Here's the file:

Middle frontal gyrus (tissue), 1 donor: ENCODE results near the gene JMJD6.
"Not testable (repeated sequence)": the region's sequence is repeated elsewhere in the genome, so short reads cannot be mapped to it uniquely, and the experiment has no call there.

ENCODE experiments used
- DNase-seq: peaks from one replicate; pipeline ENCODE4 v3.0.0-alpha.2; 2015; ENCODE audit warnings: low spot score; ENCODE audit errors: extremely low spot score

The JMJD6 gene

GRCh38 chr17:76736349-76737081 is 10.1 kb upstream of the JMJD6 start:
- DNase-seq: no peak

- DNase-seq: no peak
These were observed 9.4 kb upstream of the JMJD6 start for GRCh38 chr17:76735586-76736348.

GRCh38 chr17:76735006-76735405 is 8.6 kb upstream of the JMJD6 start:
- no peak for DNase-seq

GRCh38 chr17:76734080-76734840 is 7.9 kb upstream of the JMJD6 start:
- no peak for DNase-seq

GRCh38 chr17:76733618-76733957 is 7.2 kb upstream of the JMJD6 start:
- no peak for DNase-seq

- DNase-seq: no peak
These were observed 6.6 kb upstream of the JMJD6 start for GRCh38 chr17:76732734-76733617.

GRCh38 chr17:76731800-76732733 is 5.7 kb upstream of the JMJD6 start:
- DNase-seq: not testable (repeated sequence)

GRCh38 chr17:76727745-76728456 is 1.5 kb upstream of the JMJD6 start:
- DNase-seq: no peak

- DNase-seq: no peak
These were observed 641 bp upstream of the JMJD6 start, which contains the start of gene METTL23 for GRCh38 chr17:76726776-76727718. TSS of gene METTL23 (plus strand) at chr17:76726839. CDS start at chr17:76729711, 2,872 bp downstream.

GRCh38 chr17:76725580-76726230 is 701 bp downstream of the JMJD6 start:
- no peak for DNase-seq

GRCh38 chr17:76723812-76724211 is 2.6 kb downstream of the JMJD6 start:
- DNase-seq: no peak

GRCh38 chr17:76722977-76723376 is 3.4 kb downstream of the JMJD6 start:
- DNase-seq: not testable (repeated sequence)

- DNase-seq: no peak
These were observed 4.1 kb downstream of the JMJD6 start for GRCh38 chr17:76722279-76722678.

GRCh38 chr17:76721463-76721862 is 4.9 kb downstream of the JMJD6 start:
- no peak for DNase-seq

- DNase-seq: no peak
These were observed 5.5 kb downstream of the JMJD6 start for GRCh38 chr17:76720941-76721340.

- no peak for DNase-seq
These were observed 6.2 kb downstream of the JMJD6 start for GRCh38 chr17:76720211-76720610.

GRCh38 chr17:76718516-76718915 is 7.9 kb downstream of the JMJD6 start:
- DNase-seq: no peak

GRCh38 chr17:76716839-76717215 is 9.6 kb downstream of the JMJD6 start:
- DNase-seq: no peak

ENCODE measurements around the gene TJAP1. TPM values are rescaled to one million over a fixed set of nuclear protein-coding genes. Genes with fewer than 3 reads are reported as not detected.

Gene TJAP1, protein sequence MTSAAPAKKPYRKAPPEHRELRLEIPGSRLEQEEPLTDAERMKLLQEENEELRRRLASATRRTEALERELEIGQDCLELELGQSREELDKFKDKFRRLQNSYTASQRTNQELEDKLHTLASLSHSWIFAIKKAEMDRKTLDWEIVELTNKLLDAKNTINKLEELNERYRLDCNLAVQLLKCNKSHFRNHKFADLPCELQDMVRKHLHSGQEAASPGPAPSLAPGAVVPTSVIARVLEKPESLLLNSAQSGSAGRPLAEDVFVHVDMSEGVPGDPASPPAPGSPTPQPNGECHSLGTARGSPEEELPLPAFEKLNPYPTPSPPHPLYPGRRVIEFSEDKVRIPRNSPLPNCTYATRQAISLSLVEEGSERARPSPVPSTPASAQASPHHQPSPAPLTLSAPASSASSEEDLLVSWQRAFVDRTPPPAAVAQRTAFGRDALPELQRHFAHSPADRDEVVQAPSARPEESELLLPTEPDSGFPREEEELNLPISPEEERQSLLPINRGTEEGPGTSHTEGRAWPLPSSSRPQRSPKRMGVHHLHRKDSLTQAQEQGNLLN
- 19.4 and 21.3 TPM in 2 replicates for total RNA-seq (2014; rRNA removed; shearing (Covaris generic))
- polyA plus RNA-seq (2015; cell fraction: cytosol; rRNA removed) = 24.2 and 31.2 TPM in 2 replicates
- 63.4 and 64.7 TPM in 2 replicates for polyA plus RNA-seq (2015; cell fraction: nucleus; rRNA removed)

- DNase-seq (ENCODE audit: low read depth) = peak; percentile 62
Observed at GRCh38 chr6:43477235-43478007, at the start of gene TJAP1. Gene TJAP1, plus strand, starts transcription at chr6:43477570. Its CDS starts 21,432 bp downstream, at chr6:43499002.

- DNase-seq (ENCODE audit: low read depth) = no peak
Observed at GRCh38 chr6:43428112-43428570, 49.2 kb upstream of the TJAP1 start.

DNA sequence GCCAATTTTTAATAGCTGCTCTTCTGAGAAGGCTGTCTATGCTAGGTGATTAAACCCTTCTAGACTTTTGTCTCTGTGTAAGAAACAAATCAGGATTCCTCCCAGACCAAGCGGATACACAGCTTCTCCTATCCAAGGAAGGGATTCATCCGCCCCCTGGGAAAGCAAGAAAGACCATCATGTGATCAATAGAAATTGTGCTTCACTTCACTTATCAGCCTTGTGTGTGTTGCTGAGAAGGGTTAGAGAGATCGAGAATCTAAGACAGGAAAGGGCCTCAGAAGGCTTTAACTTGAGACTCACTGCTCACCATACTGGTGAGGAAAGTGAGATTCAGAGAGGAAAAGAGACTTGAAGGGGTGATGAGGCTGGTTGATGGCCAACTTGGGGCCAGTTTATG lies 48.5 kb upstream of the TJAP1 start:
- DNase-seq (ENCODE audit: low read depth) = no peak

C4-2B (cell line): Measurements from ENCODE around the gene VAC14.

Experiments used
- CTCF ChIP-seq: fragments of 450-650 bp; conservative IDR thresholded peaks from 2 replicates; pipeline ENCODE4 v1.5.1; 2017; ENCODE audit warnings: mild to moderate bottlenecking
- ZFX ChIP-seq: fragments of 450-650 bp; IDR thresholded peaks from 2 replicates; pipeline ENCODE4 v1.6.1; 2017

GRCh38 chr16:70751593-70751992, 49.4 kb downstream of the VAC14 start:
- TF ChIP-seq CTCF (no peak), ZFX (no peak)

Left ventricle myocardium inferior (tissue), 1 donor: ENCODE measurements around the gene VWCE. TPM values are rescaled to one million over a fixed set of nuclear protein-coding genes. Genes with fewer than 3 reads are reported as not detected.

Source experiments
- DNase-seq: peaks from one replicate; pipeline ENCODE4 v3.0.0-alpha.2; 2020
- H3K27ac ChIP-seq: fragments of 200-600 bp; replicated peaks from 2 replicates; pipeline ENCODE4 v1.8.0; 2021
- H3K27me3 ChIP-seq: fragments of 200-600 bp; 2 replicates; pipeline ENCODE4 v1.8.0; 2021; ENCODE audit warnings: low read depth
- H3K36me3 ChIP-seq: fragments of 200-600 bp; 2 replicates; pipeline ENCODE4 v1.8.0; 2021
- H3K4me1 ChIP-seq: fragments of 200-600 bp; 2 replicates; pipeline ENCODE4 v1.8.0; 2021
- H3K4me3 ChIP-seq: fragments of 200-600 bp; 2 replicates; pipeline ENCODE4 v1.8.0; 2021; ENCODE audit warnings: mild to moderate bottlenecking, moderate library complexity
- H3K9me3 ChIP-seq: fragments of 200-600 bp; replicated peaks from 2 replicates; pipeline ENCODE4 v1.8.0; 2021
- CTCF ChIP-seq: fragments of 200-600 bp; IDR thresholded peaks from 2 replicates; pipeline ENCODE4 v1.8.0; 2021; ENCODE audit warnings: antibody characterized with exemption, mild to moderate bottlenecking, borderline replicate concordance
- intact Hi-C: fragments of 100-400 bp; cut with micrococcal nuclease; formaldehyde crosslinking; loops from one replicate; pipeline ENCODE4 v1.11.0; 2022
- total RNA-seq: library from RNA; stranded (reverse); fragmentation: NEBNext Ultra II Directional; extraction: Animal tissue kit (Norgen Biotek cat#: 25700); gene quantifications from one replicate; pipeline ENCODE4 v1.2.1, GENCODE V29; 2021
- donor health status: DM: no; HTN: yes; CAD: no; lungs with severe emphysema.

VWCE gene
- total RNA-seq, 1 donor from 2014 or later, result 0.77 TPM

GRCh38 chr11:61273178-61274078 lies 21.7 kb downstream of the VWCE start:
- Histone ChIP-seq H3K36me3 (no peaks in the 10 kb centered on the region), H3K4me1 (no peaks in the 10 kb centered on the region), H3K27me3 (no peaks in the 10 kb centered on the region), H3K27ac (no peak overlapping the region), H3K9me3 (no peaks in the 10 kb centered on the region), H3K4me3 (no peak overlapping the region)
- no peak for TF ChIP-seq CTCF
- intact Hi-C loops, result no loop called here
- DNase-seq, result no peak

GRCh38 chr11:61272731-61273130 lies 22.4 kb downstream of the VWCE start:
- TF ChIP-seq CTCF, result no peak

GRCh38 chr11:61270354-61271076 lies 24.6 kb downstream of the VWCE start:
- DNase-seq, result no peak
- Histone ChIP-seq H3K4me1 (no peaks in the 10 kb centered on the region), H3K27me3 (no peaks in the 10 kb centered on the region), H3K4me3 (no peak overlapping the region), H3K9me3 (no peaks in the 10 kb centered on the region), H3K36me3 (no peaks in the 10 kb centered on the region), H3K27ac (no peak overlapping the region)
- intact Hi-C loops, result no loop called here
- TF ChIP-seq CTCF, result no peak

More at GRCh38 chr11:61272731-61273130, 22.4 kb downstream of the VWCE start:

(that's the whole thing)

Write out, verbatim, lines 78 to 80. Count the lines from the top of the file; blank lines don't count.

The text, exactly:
- DNase-seq, result no peak

GRCh38 chr11:61272731-61273130 lies 22.4 kb downstream of the VWCE start:
- TF ChIP-seq CTCF, result no peak